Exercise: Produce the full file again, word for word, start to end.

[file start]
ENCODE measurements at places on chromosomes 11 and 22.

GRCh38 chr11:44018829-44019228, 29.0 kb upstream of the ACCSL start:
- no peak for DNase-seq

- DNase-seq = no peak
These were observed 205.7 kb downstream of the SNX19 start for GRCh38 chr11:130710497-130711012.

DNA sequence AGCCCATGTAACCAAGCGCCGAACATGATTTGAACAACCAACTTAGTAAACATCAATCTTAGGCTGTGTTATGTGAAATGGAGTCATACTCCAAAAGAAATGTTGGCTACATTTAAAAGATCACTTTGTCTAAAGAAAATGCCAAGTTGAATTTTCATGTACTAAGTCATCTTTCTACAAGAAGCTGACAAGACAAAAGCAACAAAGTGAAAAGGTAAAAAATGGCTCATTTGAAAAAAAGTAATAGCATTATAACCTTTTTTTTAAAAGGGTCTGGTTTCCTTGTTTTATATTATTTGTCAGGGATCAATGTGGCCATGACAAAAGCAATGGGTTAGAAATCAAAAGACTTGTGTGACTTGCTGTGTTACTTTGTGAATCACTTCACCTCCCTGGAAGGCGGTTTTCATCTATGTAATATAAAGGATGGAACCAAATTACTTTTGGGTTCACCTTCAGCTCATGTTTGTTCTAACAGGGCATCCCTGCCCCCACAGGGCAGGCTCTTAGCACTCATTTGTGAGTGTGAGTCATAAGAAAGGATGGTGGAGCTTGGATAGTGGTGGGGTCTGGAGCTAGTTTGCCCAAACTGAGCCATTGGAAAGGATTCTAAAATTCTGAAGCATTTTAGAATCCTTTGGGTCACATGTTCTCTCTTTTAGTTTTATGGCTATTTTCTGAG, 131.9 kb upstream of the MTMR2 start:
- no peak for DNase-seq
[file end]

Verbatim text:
ENCODE measurements at places on chromosomes 11 and 22.

GRCh38 chr11:44018829-44019228, 29.0 kb upstream of the ACCSL start:
- no peak for DNase-seq

- DNase-seq = no peak
These were observed 205.7 kb downstream of the SNX19 start for GRCh38 chr11:130710497-130711012.

DNA sequence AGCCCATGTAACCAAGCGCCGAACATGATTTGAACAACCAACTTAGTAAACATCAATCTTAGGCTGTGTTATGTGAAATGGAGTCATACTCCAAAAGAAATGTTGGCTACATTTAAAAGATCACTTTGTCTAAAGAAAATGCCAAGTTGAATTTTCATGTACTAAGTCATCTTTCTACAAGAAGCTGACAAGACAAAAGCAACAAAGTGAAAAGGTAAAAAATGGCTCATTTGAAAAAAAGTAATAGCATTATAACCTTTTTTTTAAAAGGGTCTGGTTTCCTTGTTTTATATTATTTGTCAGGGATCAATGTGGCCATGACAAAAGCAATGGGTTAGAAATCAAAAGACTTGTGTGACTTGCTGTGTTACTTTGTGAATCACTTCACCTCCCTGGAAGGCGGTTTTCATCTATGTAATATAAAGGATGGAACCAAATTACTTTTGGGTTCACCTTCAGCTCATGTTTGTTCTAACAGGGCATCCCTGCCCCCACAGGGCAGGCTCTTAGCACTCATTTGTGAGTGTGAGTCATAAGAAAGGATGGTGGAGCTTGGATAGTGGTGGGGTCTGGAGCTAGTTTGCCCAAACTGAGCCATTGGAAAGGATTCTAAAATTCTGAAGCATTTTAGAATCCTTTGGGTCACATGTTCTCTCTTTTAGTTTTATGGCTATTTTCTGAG, 131.9 kb upstream of the MTMR2 start:
- no peak for DNase-seq